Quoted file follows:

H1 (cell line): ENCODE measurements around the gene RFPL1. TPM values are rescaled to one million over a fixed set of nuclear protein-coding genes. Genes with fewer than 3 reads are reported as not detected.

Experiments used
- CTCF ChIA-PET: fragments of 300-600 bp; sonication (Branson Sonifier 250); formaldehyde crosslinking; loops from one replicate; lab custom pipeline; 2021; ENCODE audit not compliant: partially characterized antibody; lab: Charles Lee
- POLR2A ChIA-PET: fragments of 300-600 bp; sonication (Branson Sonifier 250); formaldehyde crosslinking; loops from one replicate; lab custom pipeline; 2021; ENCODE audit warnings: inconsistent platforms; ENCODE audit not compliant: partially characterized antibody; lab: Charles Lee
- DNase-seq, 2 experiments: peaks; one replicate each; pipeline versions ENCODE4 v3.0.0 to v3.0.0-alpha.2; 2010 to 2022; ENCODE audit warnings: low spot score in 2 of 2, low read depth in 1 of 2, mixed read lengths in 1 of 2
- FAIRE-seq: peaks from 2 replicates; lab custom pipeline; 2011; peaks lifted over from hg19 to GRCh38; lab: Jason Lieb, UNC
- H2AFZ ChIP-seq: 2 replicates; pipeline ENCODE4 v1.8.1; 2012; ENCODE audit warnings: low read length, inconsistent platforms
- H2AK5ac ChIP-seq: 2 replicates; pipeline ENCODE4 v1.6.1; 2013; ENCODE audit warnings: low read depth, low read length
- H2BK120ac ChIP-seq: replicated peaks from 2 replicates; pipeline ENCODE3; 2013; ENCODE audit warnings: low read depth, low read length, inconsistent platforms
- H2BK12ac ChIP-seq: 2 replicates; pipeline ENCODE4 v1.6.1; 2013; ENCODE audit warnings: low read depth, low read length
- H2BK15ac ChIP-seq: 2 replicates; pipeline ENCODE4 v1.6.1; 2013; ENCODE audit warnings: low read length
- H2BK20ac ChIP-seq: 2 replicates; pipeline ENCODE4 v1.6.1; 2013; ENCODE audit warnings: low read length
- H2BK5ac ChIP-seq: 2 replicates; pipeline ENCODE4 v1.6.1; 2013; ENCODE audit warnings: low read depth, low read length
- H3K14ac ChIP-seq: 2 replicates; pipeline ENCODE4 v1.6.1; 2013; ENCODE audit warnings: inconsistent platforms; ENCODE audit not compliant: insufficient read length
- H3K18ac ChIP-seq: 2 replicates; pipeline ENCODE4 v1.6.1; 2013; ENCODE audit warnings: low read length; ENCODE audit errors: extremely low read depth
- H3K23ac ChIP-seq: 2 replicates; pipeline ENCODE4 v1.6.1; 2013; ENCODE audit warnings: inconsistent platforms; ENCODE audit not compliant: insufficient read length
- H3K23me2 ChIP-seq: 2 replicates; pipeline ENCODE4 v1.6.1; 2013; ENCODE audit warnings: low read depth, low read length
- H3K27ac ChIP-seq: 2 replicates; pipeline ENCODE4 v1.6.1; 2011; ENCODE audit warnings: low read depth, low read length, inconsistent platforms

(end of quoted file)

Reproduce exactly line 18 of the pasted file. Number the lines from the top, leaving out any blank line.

- H3K27ac ChIP-seq: 2 replicates; pipeline ENCODE4 v1.6.1; 2011; ENCODE audit warnings: low read depth, low read length, inconsistent platforms